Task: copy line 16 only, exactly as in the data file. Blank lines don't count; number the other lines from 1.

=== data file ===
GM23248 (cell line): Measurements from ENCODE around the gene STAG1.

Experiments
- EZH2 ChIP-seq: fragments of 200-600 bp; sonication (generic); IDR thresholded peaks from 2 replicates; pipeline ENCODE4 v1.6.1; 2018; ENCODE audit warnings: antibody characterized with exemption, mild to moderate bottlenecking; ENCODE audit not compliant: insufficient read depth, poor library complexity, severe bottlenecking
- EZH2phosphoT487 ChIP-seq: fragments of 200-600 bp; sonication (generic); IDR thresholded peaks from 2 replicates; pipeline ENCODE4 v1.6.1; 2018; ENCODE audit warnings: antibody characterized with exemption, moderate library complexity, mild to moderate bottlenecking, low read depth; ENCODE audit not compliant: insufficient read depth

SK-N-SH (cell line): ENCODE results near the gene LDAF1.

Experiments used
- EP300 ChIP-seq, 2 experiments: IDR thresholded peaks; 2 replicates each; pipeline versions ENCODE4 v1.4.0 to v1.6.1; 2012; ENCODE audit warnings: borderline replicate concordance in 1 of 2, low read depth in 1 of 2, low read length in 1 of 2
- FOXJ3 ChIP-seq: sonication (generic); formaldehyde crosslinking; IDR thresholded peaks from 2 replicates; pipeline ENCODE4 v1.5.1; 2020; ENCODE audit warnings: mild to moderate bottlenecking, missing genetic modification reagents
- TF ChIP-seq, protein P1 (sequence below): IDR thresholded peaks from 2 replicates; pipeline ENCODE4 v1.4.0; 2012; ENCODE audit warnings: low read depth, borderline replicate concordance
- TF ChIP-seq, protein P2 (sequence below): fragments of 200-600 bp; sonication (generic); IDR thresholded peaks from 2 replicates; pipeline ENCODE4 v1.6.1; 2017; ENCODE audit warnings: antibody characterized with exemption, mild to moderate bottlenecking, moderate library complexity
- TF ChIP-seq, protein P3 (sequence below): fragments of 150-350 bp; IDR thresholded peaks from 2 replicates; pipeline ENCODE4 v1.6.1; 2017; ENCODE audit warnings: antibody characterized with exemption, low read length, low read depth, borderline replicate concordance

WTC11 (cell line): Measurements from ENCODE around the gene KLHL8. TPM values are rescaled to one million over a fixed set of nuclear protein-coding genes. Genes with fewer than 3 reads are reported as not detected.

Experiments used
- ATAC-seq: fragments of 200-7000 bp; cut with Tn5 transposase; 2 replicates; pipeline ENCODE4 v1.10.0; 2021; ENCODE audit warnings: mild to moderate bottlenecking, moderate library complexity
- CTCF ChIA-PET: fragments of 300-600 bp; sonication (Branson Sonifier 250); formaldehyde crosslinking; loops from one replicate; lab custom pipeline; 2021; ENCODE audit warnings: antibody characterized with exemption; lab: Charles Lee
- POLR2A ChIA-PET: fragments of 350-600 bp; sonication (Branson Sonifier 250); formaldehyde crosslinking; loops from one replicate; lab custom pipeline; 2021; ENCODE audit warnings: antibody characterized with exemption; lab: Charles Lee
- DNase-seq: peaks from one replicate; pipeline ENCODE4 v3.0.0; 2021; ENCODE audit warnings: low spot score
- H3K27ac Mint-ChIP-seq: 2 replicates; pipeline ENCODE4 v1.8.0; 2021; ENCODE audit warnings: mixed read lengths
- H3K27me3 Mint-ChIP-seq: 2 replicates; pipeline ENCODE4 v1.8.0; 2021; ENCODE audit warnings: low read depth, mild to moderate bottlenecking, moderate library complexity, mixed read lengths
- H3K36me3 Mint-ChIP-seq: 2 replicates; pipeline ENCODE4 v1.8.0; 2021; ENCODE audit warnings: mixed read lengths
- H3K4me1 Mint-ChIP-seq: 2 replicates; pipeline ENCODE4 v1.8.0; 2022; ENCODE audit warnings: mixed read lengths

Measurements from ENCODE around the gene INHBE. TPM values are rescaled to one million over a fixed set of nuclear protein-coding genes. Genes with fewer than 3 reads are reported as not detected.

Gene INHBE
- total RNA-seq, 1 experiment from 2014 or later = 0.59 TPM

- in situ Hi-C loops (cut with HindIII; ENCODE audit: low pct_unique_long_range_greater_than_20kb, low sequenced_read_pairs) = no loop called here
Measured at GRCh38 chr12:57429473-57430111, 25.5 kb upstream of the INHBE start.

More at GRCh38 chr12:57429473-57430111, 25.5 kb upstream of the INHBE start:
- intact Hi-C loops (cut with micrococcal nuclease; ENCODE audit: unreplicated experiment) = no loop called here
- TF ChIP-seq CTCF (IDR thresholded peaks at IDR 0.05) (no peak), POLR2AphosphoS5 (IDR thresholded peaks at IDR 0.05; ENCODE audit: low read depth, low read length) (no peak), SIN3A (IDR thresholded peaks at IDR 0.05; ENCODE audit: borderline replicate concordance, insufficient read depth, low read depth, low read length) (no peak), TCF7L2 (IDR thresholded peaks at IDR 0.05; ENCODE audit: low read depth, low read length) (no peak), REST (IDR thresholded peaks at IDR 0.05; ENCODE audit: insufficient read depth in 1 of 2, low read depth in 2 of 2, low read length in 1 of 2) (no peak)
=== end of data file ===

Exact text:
- POLR2A ChIA-PET: fragments of 350-600 bp; sonication (Branson Sonifier 250); formaldehyde crosslinking; loops from one replicate; lab custom pipeline; 2021; ENCODE audit warnings: antibody characterized with exemption; lab: Charles Lee